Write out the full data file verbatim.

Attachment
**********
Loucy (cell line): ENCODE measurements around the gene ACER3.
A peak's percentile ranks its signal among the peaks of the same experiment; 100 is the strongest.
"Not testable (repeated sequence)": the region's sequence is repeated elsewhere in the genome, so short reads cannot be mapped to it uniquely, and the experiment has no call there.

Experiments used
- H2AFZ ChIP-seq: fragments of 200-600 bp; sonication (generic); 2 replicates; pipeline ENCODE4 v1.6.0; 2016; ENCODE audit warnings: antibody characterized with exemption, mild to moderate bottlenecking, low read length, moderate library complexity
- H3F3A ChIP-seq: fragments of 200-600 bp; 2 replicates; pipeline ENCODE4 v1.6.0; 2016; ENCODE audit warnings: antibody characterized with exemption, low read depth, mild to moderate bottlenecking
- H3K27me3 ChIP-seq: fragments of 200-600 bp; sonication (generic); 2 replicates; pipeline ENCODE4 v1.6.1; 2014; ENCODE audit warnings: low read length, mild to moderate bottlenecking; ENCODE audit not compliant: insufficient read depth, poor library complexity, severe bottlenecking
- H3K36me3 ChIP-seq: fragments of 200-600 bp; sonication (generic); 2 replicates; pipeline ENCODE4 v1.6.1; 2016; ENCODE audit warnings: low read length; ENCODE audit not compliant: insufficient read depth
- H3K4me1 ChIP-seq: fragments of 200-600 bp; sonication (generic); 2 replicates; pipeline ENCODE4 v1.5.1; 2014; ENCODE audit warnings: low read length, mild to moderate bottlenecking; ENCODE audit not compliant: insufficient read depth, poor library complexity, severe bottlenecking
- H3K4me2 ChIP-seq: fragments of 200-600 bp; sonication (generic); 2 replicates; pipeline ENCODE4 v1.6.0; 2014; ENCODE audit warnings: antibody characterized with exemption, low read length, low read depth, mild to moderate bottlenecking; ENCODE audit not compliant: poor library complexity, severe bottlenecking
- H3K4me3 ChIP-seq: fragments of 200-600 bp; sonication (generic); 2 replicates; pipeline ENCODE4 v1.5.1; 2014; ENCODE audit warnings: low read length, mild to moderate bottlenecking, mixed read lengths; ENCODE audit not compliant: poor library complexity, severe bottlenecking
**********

Loucy (cell line): ENCODE measurements around the gene ACER3.
A peak's percentile ranks its signal among the peaks of the same experiment; 100 is the strongest.
"Not testable (repeated sequence)": the region's sequence is repeated elsewhere in the genome, so short reads cannot be mapped to it uniquely, and the experiment has no call there.

Experiments used
- H2AFZ ChIP-seq: fragments of 200-600 bp; sonication (generic); 2 replicates; pipeline ENCODE4 v1.6.0; 2016; ENCODE audit warnings: antibody characterized with exemption, mild to moderate bottlenecking, low read length, moderate library complexity
- H3F3A ChIP-seq: fragments of 200-600 bp; 2 replicates; pipeline ENCODE4 v1.6.0; 2016; ENCODE audit warnings: antibody characterized with exemption, low read depth, mild to moderate bottlenecking
- H3K27me3 ChIP-seq: fragments of 200-600 bp; sonication (generic); 2 replicates; pipeline ENCODE4 v1.6.1; 2014; ENCODE audit warnings: low read length, mild to moderate bottlenecking; ENCODE audit not compliant: insufficient read depth, poor library complexity, severe bottlenecking
- H3K36me3 ChIP-seq: fragments of 200-600 bp; sonication (generic); 2 replicates; pipeline ENCODE4 v1.6.1; 2016; ENCODE audit warnings: low read length; ENCODE audit not compliant: insufficient read depth
- H3K4me1 ChIP-seq: fragments of 200-600 bp; sonication (generic); 2 replicates; pipeline ENCODE4 v1.5.1; 2014; ENCODE audit warnings: low read length, mild to moderate bottlenecking; ENCODE audit not compliant: insufficient read depth, poor library complexity, severe bottlenecking
- H3K4me2 ChIP-seq: fragments of 200-600 bp; sonication (generic); 2 replicates; pipeline ENCODE4 v1.6.0; 2014; ENCODE audit warnings: antibody characterized with exemption, low read length, low read depth, mild to moderate bottlenecking; ENCODE audit not compliant: poor library complexity, severe bottlenecking
- H3K4me3 ChIP-seq: fragments of 200-600 bp; sonication (generic); 2 replicates; pipeline ENCODE4 v1.5.1; 2014; ENCODE audit warnings: low read length, mild to moderate bottlenecking, mixed read lengths; ENCODE audit not compliant: poor library complexity, severe bottlenecking